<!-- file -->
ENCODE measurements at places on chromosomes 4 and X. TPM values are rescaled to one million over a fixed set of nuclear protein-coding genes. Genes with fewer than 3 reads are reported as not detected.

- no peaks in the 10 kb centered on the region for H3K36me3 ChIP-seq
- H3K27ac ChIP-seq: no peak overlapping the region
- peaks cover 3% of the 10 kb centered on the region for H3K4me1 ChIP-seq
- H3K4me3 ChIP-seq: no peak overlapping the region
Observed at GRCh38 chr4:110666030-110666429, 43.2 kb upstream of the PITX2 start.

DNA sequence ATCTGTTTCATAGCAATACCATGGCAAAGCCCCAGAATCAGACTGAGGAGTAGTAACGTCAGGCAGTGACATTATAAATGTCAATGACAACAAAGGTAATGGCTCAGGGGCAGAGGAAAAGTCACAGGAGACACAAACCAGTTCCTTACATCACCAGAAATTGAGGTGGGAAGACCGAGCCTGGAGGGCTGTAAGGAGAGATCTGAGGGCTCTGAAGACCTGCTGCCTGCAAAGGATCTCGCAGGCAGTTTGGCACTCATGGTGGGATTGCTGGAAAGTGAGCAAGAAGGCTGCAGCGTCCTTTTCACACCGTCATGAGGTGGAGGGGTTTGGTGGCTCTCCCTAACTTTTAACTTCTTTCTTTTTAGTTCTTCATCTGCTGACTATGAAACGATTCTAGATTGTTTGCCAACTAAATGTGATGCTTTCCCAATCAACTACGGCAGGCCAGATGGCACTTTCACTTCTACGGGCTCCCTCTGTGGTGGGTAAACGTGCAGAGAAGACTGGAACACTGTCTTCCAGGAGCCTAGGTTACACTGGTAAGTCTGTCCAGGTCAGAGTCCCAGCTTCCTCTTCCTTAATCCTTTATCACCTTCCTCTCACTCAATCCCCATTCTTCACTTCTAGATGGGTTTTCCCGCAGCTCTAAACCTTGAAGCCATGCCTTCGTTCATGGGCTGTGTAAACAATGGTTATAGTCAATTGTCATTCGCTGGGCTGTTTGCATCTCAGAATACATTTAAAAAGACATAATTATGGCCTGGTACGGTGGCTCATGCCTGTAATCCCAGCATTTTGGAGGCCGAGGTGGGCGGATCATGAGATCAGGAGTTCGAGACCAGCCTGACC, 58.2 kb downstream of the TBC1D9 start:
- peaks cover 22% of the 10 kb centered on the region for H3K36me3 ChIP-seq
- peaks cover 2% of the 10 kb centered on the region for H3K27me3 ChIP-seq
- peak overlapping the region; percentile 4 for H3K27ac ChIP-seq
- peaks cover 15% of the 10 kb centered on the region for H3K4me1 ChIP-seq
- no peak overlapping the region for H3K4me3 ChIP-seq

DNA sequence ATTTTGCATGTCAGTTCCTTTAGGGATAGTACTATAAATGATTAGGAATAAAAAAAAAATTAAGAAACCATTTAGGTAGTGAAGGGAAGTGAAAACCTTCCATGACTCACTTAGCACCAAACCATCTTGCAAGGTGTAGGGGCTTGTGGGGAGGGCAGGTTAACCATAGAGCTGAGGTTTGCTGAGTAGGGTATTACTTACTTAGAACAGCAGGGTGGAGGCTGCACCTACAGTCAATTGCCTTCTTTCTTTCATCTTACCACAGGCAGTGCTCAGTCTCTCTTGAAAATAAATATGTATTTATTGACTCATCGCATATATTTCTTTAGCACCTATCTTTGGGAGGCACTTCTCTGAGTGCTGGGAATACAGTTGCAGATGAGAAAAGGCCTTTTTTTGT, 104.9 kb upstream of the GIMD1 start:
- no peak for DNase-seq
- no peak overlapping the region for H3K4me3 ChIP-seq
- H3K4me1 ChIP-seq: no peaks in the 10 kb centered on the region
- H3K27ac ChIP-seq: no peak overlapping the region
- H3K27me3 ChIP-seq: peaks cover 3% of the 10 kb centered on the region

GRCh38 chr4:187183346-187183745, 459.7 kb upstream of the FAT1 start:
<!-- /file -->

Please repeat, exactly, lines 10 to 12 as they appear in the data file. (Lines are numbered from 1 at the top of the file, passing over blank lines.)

- peak overlapping the region; percentile 4 for H3K27ac ChIP-seq
- peaks cover 15% of the 10 kb centered on the region for H3K4me1 ChIP-seq
- no peak overlapping the region for H3K4me3 ChIP-seq